Gut: Implications for Hashimoto’s Disease

Tempo de Leitura: 2 minutos

Hashimoto’s disease acts by transforming the immune system into a potential enemy. This occurs because it is a disease of autoimmune character that directly affects the thyroid, weakening it and culminating in hypothyroidism. This condition causes the thyroid gland to decrease the production of T3 and T4 hormones, triiodothyronine and thyroxine, respectively. Genetics, gender, age, development of other autoimmune disorders, radiation exposure, bacterial or viral infections, as well as excessive consumption of iodine are possible risk factors for the development of Hashimoto Disease. Below, understand the implications of Hashimoto’s disease in the gut.

Intestinal and Thyroid Health

Studies show differences in the composition of the intestinal microbiota in patients with thyroid diseases compared to healthy individuals. Thus, the relationship between intestinal disorders and thyroid function is a reality, as occurs in subclinical hypothyroidism and permeable bowel, hypohydrory, SIBO, H. pylori infection and intestinal dysbiosis. In these cases, metabolome is shown as one of the possible causes of the dysregulation of TSH levels, that is, the reuse of the hormone through the enterohepatic cycle. In addition, dysbiosis can lead to reduced absorption of minerals and activation of Toll-Like receptors. It is noteworthy that all this leads to a positive feedback, because, in a bidirectional pathway as well as gastrointestinal disorders impair the function of the thyroid, it tends to induce gastrointestinal disorders.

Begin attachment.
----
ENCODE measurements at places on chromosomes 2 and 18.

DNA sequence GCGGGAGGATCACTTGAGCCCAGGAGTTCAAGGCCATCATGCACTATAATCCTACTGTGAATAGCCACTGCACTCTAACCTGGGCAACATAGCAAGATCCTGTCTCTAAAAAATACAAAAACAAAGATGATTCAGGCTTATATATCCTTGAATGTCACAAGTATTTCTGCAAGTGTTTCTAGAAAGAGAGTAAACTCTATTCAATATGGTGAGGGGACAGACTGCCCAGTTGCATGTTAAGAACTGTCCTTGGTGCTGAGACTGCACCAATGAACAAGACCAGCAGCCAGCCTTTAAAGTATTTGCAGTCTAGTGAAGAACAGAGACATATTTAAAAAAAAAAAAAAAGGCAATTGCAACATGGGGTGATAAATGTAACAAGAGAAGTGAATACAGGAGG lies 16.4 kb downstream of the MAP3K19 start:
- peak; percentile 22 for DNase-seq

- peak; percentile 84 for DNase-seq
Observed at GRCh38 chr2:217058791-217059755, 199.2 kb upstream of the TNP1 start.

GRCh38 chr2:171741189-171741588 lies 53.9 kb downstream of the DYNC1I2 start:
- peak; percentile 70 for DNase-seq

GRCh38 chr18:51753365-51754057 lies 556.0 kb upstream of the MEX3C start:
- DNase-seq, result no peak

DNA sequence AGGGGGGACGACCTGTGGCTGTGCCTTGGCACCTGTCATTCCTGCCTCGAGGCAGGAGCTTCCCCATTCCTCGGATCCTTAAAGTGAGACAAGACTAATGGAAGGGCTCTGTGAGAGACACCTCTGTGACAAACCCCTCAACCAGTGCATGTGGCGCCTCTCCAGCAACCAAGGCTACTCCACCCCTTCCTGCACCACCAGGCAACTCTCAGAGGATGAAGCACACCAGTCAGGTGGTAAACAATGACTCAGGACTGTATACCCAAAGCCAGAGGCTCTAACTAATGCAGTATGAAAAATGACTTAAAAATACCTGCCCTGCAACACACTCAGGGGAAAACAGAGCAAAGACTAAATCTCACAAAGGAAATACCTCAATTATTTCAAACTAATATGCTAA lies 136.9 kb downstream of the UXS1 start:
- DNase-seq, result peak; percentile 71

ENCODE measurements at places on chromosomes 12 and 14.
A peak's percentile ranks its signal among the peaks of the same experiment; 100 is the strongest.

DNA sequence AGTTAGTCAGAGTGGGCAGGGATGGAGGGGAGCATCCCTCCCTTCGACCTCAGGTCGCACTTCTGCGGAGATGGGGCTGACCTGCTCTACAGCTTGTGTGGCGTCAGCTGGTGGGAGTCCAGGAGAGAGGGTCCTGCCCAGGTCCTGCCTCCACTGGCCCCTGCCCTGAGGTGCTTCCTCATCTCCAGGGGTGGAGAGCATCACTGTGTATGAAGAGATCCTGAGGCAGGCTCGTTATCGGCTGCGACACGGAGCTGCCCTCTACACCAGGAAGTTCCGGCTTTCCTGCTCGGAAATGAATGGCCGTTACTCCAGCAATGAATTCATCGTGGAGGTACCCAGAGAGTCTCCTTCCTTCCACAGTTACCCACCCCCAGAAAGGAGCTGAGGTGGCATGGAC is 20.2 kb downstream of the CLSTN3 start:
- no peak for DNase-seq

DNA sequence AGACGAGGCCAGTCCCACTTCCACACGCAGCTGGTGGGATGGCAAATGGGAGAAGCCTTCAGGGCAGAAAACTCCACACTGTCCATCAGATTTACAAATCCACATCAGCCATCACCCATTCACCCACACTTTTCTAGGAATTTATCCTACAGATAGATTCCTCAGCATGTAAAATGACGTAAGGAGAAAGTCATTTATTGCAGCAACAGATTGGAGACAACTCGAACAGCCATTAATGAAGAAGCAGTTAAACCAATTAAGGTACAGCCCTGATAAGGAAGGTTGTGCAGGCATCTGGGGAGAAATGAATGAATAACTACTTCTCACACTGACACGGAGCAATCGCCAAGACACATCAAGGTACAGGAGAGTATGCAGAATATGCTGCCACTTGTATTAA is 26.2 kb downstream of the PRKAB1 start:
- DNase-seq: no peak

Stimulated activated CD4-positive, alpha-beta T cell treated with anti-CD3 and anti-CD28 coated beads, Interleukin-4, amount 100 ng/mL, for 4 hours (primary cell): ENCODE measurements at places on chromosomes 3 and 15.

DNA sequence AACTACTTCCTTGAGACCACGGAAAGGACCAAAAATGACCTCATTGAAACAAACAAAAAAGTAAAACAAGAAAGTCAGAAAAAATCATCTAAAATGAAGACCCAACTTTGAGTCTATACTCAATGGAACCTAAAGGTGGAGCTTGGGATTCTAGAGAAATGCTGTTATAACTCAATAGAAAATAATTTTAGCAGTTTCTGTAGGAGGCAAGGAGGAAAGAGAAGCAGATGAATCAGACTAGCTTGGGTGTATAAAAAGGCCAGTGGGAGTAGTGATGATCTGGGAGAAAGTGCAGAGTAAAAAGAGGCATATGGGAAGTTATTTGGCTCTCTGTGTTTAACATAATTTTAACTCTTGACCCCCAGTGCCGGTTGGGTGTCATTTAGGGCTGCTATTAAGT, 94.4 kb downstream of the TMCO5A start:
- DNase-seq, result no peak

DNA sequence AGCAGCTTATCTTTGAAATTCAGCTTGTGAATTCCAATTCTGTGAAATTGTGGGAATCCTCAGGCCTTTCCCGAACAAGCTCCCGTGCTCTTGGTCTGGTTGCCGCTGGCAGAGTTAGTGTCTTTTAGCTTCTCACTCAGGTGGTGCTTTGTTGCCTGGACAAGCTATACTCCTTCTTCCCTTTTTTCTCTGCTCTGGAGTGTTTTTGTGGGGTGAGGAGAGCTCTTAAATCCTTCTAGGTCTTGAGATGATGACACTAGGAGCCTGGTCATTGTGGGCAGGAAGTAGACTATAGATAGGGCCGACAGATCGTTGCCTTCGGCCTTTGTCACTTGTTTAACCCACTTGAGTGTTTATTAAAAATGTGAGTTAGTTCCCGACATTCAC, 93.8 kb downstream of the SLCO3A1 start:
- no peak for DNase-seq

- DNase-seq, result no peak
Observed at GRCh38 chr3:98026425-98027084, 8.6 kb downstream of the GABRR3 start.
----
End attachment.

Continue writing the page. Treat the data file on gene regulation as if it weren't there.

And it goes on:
Thus, the modulation of the intestinal microbiota is related to improved availability of levothyroxine, stability of thyroid function and influence on micronutrient absorption that directly influences the reduction of thyroid inflammation, antibodies, and improvement of frequent symptoms. And in cases of allergies or intolerances, withdrawal of the stressor such as gluten or lactose results in improved thyroid function

Clinical practice

The nutritionist can use as strategies for the management of Hashimoto’s disease, mainly the focus on intestinal health care, as well as magnesium supplementation, coenzyme Q10, omega 3 and maintenance of micronutrients at appropriate levels. In addition, in these patients, the literature indicates the supplementation of Myo-Inositol (2 to 4g/day), alpha lipoic acid (400- 600mg/day) and Ashwagandha (300mg 2 times a day).

Bibliographic references

Reading Suggestion:
Hashimoto Thyroid Dietary Management

Watch the video with Dr Filippo Pedrinola on the Science Play platform
– Gut-Thyroid Axis

Article: Hashimoto and intestine: Bargiel P, Szczuko M, Stachowska L, Prowans P, Czapla N, Markowska M, Petriczko J, Kledzik J, Jędrzejczyk-Kledzik A, Palma J, Zabielska P, Maciejewska-Markiewicz D. Microbiome Metabolites and Thyroid Dysfunction.

J Clin Med. 2021 Aug 16;10(16):3609. Doi: 10.3390/jcm10163609. PMID: 34441905; PMCID: PMC8397005.

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